Visit to the Embassy
The first location of interest to the Decimal Lab while visiting Tokyo was the Canadian Embassy. Before venturing to Japan, Dr. Isabel Pedersen had made contact with Counsellor and Senior Trade Commissioner at the Canadian Embassy in Japan in order to set up a meeting while we were in the country. He was kind enough to accommodate us at the Embassy on September 4th where we met with him and another Trade Commissioner. The Decimal Lab had the unique opportunity to talk with Embassy Trade Commissioners about the commercialization possibilities for two of our current projects, the marketability of our research, the institutions that could be interested in collaboration at an international level, and the industries that would be interested in working with us should the projects expand past their “proof of concept” phase. This meeting was extremely beneficial to the Decimal Lab team in order to expand governmental, institutional, and industry connections at an international level. Forging this connection with the Trade Commissioners at the Canadian Embassy, especially in a country so technologically situated as Japan, was very important to the Decimal Lab team.
Visit to Miraikan
The Decimal Lab team planned to visit Miraikan: National Museum of Emerging Science and Innovation. Getting to this museum proved to be more of a challenge then we had originally anticipated. It took two subway trains and a monorail, but we made it to the island at the coast where Miraikan is housed. Right next door to it we were pleased to find the National Institute for Advanced Industrial Science and Technology. Japan as a nation is constantly striving for innovation and forward thinking; however, they do not forget their cultural or historical roots and are constantly reflecting on what has been done and where they come from. So it was not surprising to find an institute of higher learning focused on science and technology next to a museum documenting the milestones that Japan has made in this area.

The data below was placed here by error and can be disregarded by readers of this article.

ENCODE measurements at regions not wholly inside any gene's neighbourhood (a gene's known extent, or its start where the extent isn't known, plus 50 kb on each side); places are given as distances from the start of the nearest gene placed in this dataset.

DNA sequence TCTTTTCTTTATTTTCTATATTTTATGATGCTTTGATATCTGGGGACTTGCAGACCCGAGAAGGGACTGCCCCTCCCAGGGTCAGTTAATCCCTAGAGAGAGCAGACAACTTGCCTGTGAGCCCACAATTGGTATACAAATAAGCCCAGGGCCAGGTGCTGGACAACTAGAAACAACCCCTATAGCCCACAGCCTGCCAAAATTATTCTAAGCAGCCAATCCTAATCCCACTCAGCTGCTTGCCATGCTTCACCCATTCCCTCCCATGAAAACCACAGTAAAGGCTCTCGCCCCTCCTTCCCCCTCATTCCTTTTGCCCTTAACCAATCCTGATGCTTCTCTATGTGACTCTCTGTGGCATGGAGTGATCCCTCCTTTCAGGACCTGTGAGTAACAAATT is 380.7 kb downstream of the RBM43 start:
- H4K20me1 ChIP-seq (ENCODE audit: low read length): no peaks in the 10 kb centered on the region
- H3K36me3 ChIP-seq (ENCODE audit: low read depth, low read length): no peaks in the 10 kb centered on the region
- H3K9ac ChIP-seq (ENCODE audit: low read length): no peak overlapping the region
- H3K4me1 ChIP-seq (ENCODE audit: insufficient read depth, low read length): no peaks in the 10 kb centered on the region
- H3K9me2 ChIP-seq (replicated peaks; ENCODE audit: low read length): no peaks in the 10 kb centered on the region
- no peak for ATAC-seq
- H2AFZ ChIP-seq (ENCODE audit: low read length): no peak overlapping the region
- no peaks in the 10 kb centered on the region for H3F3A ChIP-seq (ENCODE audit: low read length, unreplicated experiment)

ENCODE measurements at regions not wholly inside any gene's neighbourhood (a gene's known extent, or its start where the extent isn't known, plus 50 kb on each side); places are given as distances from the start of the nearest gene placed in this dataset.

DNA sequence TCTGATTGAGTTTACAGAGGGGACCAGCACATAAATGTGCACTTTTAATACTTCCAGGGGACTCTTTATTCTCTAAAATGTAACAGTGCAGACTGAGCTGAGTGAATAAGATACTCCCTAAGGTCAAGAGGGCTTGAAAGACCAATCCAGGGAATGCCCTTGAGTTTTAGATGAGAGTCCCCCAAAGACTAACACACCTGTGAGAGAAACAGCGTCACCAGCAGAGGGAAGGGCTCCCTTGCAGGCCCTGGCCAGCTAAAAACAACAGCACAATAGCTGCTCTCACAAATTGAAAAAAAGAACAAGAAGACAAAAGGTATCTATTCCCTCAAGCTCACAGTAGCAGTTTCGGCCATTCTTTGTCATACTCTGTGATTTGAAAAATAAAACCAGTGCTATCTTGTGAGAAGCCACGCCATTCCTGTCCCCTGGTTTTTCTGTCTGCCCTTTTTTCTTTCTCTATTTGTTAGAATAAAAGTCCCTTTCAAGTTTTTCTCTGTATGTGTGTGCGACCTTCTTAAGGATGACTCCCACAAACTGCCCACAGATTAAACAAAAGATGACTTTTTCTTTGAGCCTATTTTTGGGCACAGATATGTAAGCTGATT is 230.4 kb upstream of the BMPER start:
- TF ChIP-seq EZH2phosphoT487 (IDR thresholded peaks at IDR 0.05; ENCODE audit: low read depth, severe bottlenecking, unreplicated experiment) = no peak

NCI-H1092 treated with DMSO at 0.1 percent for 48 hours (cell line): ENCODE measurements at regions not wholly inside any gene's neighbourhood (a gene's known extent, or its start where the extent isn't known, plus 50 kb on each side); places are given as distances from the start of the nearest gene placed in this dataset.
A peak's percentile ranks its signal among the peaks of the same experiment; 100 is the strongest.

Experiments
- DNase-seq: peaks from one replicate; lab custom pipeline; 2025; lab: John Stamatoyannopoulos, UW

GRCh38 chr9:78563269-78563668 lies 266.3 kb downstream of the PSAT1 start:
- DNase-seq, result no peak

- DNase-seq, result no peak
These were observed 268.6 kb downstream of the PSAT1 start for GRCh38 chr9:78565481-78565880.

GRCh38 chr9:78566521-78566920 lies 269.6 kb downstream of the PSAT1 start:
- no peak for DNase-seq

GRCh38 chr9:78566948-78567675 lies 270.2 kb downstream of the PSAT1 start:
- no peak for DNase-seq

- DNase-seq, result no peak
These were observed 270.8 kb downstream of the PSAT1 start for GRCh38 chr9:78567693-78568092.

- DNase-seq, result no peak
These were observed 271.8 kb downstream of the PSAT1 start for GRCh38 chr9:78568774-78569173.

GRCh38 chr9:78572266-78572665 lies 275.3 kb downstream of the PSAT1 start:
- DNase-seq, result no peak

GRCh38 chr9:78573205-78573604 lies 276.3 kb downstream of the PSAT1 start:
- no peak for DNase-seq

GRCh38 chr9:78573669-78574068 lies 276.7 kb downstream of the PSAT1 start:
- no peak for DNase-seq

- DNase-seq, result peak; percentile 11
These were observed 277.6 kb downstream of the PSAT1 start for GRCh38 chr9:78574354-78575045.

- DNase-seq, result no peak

Miraikan is a seven-floor museum with conference rooms; a dome theatre and a virtual reality theatre; and several research areas. Within this building we saw many of Japan’s greatest technological advancements: from breakthroughs in medicine to space travel to androids and robots. Several cutting-edge exhibits contributed to the museum’s emphasis on innovation. The most popular being Geo-Cosmos, the symbol exhibit of Miraikan, which produces a rendition of the Earth shining brightly in space with a super high precision exceeding 10 million pixels. It is the world’s first “Globe-like display” using organic LED panels. This visit allowed the Decimal Lab team to gather important field research for the Fabric of Digital Life Archive as well as experience unique technologies that are currently not available in Canada.